After one of the most upset filled Wimbledon’s of recent histories, 2016 runner-up and 11th seed Angelique Kerber finds herself the highest seed left in the top half of the women’s draw. Only two others remain. Standing between the German and a place in the last eight is the talented Swiss Belinda Bencic, who was champion at the Canadian Open in 2015 and ranked 7th in the world as recently as February 2016. Who will come out on top?
Bencic and Kerber have met three times on Tour and it is not a matchup the higher-ranked player has enjoyed, with Kerber losing all three. Their first meeting came in 2014 in the third round of the US Open in New York, where Bencic ran out a 6-1 7-5 victor. She backed that up with another win on US soil a year later in Cincinnati, beating Kerber in the first round 7-5 6-3. Bencic scored a third straight sets win by downing Kerber in Fed Cup action 7-6 6-3 in 2016.
Path to the fourth round
Kerber, fresh from a semifinal run in Eastbourne, began her campaign by beating 2010 finalist Vera Zvonareva 7-5 6-3, the first time two former finalists have ever met in first round action in the women’s draw at the Championships. She backed that win up by recovering from a set down to beat American teenager Claire Liu, who last year won the junior title in SW19, 3-6 6-2 6-4. That set up a clash with Indian Wells champion Naomi Osaka, who Kerber dismissed 6-2 6-4.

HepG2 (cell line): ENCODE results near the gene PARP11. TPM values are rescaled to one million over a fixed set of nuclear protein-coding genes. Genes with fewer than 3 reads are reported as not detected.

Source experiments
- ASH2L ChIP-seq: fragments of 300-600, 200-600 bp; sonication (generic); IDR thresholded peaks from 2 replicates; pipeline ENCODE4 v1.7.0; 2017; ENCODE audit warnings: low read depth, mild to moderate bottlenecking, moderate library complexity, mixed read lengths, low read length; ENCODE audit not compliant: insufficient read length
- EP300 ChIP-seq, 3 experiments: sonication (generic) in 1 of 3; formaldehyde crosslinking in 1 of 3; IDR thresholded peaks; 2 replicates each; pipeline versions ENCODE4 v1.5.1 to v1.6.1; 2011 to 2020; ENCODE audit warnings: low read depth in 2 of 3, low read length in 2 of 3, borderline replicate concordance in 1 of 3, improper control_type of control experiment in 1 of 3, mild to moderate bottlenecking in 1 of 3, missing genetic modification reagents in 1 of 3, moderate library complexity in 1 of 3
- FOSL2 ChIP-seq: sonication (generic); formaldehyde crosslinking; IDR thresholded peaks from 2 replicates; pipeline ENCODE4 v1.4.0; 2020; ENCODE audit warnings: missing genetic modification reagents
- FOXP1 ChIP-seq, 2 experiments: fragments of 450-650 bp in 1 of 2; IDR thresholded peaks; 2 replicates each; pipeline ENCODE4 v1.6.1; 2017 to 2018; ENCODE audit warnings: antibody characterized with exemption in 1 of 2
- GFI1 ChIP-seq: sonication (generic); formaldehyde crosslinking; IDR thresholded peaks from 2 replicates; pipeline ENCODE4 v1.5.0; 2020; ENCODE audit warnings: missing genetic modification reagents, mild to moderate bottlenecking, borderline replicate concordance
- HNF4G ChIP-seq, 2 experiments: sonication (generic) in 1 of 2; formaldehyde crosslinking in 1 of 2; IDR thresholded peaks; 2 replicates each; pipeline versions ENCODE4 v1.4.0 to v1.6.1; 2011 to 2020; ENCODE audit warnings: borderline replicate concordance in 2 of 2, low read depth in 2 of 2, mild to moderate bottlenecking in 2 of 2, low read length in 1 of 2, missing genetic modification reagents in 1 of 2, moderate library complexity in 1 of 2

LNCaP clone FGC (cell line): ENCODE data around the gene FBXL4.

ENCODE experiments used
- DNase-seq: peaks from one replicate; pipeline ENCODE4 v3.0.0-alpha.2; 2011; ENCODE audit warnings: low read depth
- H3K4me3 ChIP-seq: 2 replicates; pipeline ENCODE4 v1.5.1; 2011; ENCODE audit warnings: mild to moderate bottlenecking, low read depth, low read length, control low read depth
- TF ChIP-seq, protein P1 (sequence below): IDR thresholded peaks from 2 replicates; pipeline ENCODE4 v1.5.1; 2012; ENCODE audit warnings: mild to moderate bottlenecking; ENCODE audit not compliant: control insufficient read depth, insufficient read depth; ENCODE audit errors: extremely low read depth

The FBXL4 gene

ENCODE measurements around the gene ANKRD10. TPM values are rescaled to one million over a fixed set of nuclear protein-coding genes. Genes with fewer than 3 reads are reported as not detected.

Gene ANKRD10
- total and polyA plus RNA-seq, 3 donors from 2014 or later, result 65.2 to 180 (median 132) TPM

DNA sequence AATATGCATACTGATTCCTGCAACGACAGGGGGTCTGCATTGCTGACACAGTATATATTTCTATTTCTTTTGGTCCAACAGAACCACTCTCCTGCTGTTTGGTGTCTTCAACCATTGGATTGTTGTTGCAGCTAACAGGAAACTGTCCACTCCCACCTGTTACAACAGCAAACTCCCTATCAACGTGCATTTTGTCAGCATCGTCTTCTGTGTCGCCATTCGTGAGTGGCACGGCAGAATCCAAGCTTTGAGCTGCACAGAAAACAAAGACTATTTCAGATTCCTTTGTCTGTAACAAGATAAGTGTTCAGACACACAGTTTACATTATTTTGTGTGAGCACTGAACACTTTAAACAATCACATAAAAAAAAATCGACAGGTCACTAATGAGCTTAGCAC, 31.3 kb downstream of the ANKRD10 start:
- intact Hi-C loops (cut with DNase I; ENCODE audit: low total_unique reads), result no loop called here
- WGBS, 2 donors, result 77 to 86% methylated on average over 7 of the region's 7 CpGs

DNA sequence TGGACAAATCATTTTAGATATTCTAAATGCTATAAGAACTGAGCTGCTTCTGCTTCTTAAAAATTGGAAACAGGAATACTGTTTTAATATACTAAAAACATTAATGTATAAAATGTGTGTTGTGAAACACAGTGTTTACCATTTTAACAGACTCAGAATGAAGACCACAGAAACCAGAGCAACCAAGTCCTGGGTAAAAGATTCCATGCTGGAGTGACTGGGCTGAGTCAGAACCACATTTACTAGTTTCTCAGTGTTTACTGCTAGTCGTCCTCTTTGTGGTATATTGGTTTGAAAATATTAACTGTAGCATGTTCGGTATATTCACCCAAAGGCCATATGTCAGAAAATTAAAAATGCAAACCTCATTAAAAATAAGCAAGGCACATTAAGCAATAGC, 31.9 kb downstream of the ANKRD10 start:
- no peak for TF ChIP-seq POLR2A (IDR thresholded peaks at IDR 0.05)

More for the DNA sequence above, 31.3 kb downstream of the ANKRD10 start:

Bencic, now ranked world #56 down 49 places from her career high, opened her Wimbledon with one of the first of the many upsets last week, defeating sixth seed Caroline Garcia in straight sets 7-6 6-3. She was overwhelmed in the first set of her second round clash with Alison Riske, but hung tough to save match points and stay alive, winning through 1-6 7-6 6-2. Bencic was more comfortable in dispatching 27th seed Carla Suarez Navarro 6-1 7-6 to reach the last 16 at Wimbledon for the second time.
How do they match up?
Central to Kerber’s considerable success throughout her career has been her accurate hitting off both wings and impressive defensive skills. Her best shot is her forehand, which she hits particularly well when on the move. Kerber has served fairly well so far at this year’s Championships, with her left-handedness aiding her in that department. Against Osaka she was almost unchallenged on serve, winning 85% of the points behind her first delivery and not dropping serve throughout the match.
Bencic’s strengths lie in similar areas to Kerber’s, with both women moving well and generally combining accuracy and power off the ground to good effect. But where the German favours her forehand side, Bencic’s best shot is her backhand. She is adept at taking the ball on the rise and striking it with real purpose, which has proven invaluable this year on the unusually high-bouncing Wimbledon courts.
Though Bencic has won all their previous Tour meetings, Kerber does have experience of beating the Swiss, having defeated Bencic in the Hopman Cup final earlier this year. She has also arguably been playing the better tennis, particularly after her excellent victory against the dangerous and powerful Osaka. That, combined with her greater grass court pedigree, should just tip the scales in her favour. Expect Kerber to advance after a three-set battle.